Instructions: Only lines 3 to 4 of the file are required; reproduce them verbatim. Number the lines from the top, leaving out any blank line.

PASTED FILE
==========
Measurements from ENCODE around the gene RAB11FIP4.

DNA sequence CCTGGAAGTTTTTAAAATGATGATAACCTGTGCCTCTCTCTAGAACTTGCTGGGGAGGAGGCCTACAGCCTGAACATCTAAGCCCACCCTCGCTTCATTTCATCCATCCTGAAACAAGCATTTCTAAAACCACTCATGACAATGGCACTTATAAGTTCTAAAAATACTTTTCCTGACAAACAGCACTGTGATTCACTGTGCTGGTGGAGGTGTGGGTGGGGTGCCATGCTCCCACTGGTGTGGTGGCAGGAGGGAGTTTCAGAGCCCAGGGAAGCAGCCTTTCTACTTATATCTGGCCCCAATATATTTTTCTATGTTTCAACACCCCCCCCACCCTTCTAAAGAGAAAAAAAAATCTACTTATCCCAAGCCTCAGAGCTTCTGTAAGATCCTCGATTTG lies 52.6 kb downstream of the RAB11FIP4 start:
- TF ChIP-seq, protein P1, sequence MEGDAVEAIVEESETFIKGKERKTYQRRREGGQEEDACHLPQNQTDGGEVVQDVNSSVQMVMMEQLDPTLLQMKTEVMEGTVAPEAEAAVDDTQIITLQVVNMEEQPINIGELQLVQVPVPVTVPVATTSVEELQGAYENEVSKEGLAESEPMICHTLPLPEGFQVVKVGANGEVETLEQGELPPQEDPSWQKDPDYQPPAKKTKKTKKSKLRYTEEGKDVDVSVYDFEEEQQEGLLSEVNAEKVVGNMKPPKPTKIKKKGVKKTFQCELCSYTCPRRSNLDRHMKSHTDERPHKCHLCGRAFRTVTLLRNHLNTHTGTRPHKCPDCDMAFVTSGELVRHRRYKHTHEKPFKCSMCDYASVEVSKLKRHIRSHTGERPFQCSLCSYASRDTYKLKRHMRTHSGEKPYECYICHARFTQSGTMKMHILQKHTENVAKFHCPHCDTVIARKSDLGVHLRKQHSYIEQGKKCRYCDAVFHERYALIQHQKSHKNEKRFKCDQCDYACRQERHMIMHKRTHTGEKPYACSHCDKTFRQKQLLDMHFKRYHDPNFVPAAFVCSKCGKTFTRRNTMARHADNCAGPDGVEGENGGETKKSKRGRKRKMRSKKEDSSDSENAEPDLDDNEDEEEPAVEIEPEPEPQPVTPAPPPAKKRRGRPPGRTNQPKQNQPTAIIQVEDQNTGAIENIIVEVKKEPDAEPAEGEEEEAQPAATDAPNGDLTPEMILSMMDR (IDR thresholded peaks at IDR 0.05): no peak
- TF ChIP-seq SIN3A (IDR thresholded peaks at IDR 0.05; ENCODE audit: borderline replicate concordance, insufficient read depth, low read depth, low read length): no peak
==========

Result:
- TF ChIP-seq, protein P1, sequence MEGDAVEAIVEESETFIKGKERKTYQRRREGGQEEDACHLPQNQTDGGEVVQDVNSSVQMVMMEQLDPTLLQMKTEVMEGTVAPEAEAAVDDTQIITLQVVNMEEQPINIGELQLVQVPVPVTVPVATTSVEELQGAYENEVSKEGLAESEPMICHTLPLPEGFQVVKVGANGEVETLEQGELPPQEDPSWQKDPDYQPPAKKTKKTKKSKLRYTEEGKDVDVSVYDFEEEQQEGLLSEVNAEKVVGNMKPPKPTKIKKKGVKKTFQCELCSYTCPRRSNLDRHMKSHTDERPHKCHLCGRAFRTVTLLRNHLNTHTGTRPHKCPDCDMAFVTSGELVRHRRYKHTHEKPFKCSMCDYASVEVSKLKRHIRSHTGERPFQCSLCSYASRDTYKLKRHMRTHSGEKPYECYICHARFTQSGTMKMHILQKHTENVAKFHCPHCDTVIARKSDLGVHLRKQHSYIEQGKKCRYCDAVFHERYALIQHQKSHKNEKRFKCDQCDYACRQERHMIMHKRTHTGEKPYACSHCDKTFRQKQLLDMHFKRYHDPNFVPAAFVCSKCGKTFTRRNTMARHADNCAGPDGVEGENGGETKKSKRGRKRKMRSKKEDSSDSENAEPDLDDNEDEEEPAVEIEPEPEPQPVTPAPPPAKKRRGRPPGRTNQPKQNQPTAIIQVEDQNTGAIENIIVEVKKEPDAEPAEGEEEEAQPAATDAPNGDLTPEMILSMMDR (IDR thresholded peaks at IDR 0.05): no peak
- TF ChIP-seq SIN3A (IDR thresholded peaks at IDR 0.05; ENCODE audit: borderline replicate concordance, insufficient read depth, low read depth, low read length): no peak